The future will be online, in film, and/or multi-media, merging reporting with synthesis, analysis, personal narrative, and opinion. The goals will be to inform but also to persuade and to mobilize. And most importantly, it will be non-profit, sponsored by universities, museums, think tanks, foundations, professional societies such as AAAS, or government affiliated organizations such as NSF or the National Academies.
On that note, CJR's Curtis Brainard provides details today on Climate Central, the recently launched news collaboration between journalists and scientists, sponsored by Princeton University. An objective of the initiative is to syndicate stories to local TV news outlets, an important way to broaden the audience for climate change.
As I suggest in a quote from the Brainard article, we should think of non-profit media as an integral part of the infrastructure that local communities need to adapt to climate change. A community without a quality source of climate coverage--packaged in a way that is accessible and relevant to most members of that community--will be ill prepared to deal with climate change moving forward.
Just as importantly, new media initiatives on climate change should not be a guessing game, they need to be based on research about what information the broader public needs about the issue and how that information can be structured in a way that is understandable, interesting, and personally meaningful.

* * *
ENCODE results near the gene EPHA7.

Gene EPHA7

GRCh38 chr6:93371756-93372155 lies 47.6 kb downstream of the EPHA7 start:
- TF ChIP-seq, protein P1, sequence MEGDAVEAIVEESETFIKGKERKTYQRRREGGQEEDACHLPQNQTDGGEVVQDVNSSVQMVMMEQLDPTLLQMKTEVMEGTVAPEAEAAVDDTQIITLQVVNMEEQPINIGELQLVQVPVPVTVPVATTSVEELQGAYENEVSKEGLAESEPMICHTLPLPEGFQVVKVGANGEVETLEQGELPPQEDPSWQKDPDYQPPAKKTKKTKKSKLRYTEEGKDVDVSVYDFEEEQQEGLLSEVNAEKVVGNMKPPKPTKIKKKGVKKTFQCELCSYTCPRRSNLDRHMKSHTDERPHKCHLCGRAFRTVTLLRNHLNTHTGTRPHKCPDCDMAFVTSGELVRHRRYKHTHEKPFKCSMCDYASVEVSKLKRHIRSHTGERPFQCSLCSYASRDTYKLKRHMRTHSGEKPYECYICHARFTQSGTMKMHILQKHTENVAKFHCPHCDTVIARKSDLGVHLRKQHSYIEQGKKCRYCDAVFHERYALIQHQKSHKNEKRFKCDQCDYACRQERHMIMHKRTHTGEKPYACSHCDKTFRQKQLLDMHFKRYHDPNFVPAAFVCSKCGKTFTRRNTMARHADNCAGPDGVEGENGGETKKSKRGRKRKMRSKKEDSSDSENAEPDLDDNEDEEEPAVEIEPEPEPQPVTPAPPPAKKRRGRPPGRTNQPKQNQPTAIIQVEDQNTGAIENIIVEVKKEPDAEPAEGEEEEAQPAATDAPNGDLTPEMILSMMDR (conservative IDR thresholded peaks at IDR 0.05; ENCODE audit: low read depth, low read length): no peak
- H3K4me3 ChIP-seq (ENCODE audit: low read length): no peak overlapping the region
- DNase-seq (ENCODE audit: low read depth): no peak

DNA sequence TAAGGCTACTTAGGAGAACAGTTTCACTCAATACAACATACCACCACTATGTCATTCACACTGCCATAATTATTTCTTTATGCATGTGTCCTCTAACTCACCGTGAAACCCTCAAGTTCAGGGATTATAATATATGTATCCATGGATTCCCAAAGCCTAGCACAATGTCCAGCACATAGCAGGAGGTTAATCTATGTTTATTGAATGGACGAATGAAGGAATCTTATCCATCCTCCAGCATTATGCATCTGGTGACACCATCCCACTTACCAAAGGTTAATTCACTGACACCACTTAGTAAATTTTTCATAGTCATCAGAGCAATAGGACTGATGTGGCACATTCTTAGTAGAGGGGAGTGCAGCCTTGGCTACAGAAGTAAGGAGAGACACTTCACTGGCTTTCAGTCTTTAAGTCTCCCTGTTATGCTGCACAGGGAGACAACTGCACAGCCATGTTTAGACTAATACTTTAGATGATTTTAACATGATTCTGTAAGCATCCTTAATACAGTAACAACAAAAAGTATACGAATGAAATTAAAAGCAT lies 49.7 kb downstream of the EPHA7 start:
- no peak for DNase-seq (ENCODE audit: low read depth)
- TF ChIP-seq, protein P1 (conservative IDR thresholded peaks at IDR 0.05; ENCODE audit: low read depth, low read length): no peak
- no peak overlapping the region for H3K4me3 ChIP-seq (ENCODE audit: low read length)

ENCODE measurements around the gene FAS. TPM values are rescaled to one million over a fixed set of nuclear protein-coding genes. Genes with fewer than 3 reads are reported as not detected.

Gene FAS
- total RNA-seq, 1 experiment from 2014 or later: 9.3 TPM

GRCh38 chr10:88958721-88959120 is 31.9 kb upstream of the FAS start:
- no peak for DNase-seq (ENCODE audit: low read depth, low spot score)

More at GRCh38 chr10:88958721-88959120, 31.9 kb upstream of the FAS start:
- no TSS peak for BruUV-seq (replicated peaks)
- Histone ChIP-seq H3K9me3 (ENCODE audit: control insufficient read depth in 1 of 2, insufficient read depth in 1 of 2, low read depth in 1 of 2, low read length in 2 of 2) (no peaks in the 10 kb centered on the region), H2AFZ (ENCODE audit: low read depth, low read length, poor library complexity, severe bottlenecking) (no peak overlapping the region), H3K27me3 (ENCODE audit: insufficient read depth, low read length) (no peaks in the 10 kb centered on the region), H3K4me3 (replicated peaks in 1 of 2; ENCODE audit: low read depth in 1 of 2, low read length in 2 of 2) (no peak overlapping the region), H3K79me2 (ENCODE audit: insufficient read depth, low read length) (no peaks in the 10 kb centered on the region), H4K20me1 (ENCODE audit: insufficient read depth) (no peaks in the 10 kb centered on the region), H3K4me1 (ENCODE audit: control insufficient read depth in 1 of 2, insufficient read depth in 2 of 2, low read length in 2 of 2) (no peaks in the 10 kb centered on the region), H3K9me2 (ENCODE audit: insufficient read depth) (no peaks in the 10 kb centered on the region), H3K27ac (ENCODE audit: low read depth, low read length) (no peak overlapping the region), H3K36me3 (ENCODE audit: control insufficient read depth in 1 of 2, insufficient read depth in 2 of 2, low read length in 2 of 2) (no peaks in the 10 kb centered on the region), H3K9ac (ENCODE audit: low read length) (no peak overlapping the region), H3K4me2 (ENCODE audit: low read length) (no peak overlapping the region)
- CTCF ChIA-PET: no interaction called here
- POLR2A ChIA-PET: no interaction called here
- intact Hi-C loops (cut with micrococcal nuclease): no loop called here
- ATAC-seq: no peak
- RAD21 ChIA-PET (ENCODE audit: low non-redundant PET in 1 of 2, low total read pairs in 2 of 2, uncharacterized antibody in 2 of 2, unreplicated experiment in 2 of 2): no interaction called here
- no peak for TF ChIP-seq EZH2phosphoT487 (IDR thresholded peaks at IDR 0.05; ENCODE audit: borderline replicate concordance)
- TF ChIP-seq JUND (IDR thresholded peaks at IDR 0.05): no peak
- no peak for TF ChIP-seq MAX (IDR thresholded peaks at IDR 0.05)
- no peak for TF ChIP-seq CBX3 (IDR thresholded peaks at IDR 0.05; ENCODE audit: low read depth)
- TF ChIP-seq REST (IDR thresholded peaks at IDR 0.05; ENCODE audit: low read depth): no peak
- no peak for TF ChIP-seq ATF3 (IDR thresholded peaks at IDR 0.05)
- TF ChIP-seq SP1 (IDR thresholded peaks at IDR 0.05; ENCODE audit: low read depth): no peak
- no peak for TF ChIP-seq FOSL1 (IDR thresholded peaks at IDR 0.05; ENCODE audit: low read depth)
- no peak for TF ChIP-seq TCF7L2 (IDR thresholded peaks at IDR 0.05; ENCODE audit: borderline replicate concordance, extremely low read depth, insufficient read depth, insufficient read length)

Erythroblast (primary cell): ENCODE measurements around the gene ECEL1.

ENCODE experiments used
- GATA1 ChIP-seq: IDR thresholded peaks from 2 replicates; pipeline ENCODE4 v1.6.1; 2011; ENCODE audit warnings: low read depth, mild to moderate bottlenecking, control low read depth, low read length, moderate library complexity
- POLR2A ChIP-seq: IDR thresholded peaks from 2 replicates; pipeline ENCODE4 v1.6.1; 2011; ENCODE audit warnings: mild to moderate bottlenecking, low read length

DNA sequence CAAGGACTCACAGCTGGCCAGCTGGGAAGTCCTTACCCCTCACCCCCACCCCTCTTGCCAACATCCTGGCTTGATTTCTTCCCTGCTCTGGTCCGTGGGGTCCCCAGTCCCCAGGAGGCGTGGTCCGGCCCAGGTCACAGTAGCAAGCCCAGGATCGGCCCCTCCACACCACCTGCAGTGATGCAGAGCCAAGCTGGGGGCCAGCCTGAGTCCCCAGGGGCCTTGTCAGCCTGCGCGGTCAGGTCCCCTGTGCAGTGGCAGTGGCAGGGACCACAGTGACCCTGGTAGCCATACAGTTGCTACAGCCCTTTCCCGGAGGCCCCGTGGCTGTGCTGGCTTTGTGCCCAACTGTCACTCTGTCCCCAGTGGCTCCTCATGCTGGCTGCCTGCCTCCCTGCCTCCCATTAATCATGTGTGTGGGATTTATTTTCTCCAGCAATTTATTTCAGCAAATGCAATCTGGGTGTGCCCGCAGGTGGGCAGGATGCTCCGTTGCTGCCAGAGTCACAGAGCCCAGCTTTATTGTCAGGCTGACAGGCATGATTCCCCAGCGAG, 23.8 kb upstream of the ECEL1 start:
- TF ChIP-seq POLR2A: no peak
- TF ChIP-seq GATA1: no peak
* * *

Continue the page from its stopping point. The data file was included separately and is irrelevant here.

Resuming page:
I will have more on this topic in the upcoming post analyzing CNN's shift in form and focus for its science coverage. For New York-area readers, this is likely to be a topic of discussion at a panel I will be on in February at the American Museum of Natural History. Details below.
Reporting on Climate Change: The Media and Public Understanding
* Tuesday, February 10
* 6:30 pm
* Kaufmann Theater, first floor
* $15 ($13.50 Members, students, senior citizens)
* Code: EL021009
Join veteran environmental journalists Bud Ward, The Yale Forum on Climate Change & the Media; Bill Blakemore, ABC News; Diane Hawkins-Cox, CNN; and Andrew Revkin, The New York Times; along with Matthew Nisbet, American University School of Communication, for this timely discussion on the roles of journalism and new media in the reporting of climate change. The shaping and reporting of scientific information is critical to our understanding global warming and its management. The program will be introduced by Michael Novacek, Senior VP and Provost of Science, AMNH.